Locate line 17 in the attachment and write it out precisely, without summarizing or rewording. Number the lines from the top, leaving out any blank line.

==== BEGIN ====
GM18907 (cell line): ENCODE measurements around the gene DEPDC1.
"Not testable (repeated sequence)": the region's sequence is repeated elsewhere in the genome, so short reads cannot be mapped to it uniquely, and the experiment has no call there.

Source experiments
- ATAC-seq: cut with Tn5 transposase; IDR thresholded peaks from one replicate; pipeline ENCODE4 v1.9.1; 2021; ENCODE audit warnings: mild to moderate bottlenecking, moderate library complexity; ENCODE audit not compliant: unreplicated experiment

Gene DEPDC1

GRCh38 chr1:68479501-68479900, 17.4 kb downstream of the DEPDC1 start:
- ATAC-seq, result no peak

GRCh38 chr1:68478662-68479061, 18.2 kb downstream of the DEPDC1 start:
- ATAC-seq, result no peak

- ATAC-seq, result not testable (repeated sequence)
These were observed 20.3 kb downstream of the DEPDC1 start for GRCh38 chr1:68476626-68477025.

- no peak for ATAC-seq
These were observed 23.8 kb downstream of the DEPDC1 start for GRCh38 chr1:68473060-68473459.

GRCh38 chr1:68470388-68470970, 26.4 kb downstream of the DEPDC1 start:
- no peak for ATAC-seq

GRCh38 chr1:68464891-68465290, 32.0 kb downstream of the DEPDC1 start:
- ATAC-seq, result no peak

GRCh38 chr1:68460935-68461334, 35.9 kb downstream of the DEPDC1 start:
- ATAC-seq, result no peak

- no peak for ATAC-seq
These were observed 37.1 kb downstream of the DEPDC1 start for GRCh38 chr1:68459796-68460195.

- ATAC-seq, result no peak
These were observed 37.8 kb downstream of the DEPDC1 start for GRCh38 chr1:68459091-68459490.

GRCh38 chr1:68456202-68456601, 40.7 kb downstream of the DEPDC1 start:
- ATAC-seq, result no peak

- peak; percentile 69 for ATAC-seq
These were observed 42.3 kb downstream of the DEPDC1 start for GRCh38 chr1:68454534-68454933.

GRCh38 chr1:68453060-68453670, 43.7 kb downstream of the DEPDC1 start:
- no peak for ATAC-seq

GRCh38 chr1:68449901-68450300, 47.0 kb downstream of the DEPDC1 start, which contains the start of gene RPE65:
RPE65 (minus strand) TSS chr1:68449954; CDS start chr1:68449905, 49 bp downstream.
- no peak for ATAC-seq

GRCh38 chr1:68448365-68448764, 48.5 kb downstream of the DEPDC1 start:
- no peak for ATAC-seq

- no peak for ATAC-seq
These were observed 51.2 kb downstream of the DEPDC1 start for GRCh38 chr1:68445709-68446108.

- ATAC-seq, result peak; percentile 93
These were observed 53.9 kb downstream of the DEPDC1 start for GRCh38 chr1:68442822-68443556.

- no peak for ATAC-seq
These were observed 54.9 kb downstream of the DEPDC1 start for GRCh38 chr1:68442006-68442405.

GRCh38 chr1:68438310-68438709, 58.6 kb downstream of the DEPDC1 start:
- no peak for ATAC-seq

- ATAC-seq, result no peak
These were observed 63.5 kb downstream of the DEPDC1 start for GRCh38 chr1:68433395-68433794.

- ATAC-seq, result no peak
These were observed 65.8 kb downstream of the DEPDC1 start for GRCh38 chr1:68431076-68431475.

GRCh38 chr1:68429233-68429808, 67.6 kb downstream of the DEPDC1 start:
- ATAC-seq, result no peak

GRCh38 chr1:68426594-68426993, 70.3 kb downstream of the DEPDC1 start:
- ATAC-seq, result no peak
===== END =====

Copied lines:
- ATAC-seq, result no peak